A pied-billed grebe on an oil-covered evaporation pond at a commercial oilfield wastewater disposal facility. An estimated 500,000 to 1,000,000 migratory birds die each year in oilfield production skim pits and oil-covered evaporation ponds.(Photo: USFWS Mountain Prairie/Flickr/cc)
Just over two weeks before President Donald Trump is set to leave the White House, his U.S. Fish and Wildlife Service on Tuesday finalized a rollback of the Migratory Bird Treaty Act—a law that’s been in place since 1918 and which conservation groups credit with holding corporate polluters accountable for harming bird species.
In what the Western Values Project called a “parting gift to Big Oil by corrupt former oil lobbyist Interior Secretary David Bernhardt,” the USFWS announced a new rule under which the federal government will no longer penalize or prosecute companies when their actions cause the inadvertent death of birds. Continue reading →
A Bohemian waxwing spotted in Whitehorse, Yukon Territory on December 27, 2012. (Photo: Keith Williams/Flickr/cc)
Despite acknowledging that the move would lead to an increase in the 500 million to one billion birds that die each year in the United States due to human activity, the Trump administration on Friday published a proposed industry-friendly relaxation of a century-old treaty that protects more than 1,000 avian species.
As part of the administration’s race to rush through as many regulatory rollbacks as possible before President-elect Joe Biden enters office on January 20, the U.S. Department of the Interior released an analysis that sets the stage for modification of the U.S. Fish and Wildlife Service’s interpretation of the 1918 Migratory Bird Treaty Act (MBTA). Continue reading →
Over the decade since the Deepwater Horizon spill, thousands of scientists have analyzed its impact on the Gulf of Mexico. The spill affected many different parts of the Gulf, from coastal marshes to the deep sea.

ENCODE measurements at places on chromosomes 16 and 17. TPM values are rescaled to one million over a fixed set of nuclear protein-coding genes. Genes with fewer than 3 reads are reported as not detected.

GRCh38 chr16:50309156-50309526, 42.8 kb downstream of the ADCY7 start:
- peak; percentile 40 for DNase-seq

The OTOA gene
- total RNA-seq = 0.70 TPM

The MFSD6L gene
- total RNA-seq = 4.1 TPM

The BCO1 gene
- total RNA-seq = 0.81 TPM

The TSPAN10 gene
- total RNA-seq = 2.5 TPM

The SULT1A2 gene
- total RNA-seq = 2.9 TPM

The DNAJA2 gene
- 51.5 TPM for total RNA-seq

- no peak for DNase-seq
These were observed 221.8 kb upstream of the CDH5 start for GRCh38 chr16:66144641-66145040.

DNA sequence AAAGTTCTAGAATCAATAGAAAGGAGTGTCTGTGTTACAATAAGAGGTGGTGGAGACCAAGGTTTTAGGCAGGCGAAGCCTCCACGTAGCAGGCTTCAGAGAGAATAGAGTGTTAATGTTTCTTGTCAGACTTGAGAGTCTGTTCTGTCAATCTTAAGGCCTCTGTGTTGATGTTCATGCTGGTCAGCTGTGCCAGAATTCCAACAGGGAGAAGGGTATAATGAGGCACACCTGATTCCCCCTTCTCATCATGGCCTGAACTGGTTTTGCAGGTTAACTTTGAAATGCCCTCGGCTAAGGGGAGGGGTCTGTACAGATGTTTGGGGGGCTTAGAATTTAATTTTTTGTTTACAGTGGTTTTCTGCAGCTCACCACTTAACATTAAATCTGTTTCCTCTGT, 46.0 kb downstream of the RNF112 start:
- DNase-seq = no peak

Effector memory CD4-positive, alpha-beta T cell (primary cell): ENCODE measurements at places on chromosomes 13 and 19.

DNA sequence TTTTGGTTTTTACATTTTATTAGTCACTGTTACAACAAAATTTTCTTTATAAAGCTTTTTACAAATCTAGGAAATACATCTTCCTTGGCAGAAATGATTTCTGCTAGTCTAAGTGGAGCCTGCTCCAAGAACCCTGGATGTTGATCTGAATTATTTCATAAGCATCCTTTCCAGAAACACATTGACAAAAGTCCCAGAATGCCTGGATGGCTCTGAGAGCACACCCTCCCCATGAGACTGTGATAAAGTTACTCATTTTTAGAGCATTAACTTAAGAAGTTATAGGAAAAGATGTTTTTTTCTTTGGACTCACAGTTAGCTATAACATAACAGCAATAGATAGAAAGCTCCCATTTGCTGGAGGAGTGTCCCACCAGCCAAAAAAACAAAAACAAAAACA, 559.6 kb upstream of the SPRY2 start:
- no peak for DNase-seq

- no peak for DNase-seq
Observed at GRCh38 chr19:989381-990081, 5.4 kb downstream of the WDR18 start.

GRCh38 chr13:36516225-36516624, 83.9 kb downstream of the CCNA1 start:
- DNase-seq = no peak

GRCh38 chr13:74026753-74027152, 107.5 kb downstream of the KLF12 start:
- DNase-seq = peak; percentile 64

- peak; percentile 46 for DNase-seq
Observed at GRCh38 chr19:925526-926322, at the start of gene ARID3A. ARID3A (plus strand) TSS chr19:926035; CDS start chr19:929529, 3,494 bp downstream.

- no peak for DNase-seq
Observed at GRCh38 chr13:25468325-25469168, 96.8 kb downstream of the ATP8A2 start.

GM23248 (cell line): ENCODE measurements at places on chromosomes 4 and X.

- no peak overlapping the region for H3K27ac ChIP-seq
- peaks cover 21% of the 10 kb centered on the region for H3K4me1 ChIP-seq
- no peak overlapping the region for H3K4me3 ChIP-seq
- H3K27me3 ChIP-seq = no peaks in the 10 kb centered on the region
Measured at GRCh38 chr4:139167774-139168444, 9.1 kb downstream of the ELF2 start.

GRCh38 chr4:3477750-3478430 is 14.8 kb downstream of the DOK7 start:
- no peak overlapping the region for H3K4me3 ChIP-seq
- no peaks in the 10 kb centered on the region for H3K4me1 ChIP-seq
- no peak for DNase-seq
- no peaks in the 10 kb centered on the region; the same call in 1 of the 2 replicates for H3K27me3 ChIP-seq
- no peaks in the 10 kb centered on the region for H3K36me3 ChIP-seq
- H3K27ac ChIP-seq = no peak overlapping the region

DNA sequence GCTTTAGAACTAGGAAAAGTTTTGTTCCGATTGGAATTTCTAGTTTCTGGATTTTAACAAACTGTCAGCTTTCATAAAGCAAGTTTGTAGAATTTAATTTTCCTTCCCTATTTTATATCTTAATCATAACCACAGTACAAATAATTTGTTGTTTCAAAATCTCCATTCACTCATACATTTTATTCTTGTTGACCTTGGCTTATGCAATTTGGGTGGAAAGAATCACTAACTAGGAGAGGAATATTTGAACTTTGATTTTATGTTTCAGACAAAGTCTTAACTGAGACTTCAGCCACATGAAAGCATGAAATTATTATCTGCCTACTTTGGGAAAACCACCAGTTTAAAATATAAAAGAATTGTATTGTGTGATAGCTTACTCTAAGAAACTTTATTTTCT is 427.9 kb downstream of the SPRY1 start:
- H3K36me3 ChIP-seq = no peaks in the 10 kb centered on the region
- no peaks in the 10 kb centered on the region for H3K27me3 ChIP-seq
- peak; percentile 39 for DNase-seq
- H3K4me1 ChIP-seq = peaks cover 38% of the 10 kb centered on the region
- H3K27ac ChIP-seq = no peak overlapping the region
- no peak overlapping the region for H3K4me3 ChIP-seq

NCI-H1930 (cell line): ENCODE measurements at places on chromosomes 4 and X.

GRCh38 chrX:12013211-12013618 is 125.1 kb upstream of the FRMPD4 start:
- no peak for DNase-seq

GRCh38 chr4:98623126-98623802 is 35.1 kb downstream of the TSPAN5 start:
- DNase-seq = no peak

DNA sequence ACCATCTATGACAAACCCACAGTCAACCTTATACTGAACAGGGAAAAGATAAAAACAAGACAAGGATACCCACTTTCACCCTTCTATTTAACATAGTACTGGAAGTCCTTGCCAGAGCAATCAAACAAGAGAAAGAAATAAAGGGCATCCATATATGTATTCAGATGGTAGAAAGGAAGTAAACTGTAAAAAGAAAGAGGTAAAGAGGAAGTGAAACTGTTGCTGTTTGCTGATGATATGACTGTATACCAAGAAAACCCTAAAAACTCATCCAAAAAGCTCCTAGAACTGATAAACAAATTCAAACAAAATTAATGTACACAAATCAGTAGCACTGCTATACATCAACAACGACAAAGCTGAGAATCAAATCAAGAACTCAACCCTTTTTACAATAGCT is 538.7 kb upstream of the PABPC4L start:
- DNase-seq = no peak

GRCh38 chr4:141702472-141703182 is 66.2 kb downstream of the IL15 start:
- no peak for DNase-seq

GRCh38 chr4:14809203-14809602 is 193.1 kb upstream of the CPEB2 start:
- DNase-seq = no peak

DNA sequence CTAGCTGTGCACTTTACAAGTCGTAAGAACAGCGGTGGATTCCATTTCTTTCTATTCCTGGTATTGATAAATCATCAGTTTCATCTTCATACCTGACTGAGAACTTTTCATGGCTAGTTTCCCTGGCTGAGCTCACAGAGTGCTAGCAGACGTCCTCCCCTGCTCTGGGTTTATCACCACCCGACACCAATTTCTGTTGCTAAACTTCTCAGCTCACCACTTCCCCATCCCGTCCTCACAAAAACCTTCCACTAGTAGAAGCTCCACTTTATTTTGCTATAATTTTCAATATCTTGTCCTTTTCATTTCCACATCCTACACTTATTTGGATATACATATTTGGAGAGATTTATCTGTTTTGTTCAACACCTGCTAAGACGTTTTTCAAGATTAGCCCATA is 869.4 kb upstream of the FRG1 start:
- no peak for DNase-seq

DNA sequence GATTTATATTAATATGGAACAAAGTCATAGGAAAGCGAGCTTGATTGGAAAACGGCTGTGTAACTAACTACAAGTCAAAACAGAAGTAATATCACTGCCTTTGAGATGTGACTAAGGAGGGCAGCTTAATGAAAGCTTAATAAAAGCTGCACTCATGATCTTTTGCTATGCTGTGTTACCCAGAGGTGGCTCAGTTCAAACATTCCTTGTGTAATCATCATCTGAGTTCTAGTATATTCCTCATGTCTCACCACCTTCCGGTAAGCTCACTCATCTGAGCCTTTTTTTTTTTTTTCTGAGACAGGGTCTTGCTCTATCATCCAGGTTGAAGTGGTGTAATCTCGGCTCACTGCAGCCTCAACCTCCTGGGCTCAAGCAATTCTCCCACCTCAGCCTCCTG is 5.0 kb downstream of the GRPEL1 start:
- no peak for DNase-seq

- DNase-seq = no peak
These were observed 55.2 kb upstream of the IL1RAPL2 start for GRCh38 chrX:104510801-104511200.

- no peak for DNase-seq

At the Center for Integrated Modeling and Analysis of the Gulf Ecosystem, or C-IMAGE at the University of South Florida, marine scientists have been analyzing these effects since 2011. C-IMAGE has received funding from the Gulf of Mexico Research Initiative – a broad, independent research program initially funded by a US$500 million grant from BP, the company held principally responsible for the spill. Continue reading →
A controlled burn in the Gulf of Mexico off the Louisiana coast on June 9, 2010, less than two months after the catastrophic BP oil spill. (Photo: Deepwater Horizon Response/flickr/cc)
Ten years after BP’s Deepwater Horizon disaster sent hundreds of millions of gallons of oil across the Gulf of Mexico, researchers say the reach of the damage was far more significant than previously thought.
In a study published Wednesday in Science, Claire Paris-Limouzy and Igal Berenshtein of the University of Miami revealed that a significant amount of oil was never picked up in satellite images or captured by barriers that were meant to stop the spread. Continue reading →
U.S. Coast Guard crews work to put out a fire during the Deepwater Horizon disaster in the Gulf of Mexico in 2010. (Photo: U.S. Coast Guard)
Democratic Sens. Joe Manchin (W.Va.) and Claire McCaskill (Mo.) joined with Senate Republicans on Thursday to confirm Jeffrey Bossert Clark—a climate-denying former attorney for the fossil fuel industry—to lead the Justice Department’s Environment and Natural Resources Division.
“Clark’s blatant hostility toward environmental protection is good news for polluters, but awful news for the rest of us,” warned Environmental Working Group (EWG) president Ken Cook. “The guy who defended the company that caused the worst oil spill in U.S. history is not likely to aggressively go after corporate environmental outlaws.” Continue reading →